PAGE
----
On Sunday's AM Joy, MSNBC was again spreading misinformation on the Ohio voter purge law which requires registered voters to either vote at least once every six years, or at least respond to an address verification inquiry through the mail, in order to remain registered to vote.
But -- as MSNBC has previously done -- a panel discussion heavily suggested that voters would lose their right to vote after just a couple of years of nonvoting, threatening the voting rights of those who only vote every four years in presidential elections.
Host Joy Reid introduced the segment by invoking the Jim Crow history of barring black Americans from voting:
The myth of voter fraud has long been used to justify voter suppression tactics against minorities, and, this week, Republicans -- whose crusade has been to reduce voter access by claiming voter fraud received a huge victory when the Republican majority on the Supreme Court upheld one of the most aggressive voter suppression laws in the country.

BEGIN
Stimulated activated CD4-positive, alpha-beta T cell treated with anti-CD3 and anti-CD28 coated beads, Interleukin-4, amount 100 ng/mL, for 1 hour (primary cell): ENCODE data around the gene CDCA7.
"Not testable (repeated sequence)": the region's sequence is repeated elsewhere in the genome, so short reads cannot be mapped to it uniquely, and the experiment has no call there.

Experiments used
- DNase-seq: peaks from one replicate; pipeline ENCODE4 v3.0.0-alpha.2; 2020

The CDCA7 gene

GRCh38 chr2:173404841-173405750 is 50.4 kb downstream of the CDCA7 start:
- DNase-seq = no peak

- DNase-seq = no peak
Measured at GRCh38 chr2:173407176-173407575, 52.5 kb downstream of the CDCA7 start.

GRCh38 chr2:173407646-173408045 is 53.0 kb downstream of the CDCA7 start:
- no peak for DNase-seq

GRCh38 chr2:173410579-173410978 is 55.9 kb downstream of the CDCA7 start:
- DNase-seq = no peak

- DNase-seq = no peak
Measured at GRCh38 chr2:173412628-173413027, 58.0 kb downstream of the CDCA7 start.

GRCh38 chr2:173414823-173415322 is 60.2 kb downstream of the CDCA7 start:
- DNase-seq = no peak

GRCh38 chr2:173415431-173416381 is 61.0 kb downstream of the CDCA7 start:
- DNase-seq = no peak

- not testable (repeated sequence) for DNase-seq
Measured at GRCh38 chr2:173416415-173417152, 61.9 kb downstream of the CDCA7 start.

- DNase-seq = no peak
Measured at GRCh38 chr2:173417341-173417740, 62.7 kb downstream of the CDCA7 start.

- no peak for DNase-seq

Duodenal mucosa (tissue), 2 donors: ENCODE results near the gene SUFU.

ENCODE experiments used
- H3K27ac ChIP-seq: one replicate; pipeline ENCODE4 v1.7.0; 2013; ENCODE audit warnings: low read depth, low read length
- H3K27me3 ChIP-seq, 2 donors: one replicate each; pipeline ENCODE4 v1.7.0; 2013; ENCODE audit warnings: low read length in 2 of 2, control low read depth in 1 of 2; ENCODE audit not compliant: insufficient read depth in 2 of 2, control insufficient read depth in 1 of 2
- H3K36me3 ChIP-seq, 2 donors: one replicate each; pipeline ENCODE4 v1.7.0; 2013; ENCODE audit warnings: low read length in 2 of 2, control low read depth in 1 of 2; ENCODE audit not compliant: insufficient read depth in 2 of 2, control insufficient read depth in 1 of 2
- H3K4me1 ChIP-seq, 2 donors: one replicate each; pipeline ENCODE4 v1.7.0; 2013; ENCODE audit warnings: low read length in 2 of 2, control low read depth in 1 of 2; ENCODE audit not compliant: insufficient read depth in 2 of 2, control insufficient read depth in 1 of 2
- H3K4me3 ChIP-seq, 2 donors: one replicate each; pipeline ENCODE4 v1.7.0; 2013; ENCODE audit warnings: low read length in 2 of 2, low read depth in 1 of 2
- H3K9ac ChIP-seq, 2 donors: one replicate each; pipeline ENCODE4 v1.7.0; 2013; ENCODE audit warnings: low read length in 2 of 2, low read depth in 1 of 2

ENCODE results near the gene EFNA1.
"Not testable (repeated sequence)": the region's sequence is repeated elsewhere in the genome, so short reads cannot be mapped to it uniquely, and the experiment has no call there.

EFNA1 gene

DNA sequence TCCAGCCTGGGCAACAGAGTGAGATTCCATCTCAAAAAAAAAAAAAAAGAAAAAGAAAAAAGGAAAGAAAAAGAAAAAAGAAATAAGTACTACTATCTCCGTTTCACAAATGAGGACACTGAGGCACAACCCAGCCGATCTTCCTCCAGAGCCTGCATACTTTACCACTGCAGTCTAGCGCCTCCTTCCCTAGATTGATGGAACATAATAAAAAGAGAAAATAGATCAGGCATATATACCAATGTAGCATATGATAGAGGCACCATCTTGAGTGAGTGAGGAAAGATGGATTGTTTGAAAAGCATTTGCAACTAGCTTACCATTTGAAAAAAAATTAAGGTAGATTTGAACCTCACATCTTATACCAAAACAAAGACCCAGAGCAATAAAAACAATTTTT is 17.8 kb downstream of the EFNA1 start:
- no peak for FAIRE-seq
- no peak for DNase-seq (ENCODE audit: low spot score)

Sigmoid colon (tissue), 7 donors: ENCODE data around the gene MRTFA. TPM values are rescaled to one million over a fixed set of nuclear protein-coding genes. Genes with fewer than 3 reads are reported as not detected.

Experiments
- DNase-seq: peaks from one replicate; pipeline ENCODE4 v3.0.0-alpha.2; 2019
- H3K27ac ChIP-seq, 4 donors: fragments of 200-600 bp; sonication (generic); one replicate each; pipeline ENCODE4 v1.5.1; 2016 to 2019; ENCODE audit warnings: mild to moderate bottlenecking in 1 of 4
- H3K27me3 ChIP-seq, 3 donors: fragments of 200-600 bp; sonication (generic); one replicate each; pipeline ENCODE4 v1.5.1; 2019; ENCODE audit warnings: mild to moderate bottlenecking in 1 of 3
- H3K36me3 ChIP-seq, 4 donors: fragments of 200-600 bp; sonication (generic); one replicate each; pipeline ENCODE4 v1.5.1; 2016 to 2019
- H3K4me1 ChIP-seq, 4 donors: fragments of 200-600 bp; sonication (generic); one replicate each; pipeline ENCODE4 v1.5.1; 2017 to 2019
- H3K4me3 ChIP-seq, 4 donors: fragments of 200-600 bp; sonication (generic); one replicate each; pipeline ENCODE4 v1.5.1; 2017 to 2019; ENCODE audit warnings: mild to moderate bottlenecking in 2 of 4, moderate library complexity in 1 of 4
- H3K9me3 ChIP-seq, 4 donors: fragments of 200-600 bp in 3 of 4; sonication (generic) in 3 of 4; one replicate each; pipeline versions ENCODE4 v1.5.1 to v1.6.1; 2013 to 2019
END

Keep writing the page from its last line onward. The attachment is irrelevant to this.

She soon went to guest Dale Ho of the American Civil Liberties Union who misleadingly asserted: "Ohio says if you don't vote in a two-year period, we're going to send you a postcard. If you don't return that, we're going to assume you've moved to another county -- we're going to knock you off of the rolls."
The segment's other guest, Ohio Democratic State Rep. Alicia Reece, soon added that "something like 60 percent of people don't vote in a midterm election."
When Ho had his turn again, he complained that "they're assuming that all of these people who haven't voted and then target them to kick them off of the rolls," suggesting that as many of 60 percent of voters are in danger of being kicked off the voting rolls.
Without anyone ever mentioning that Ohio's law was passed in 1994, but was never challenged until several years ago, Reece hinted that Republicans are trying to limit voting rights because Barack Obama was elected President, as she declared that "since the election and reelection of President Obama, there have been a number of attacks on voting rights."
Reid then wrongly suggested that people who only vote once every four years would lose their voting rights as she summed up the segment:
Up to 60 percent of eligible voters do not vote in midterms -- six in 10 voters. And if you don't vote in midterms, the Supreme Court has now just said that not exercising your vote gives your state the right to take away your right to vote. That's pretty much what it said, right?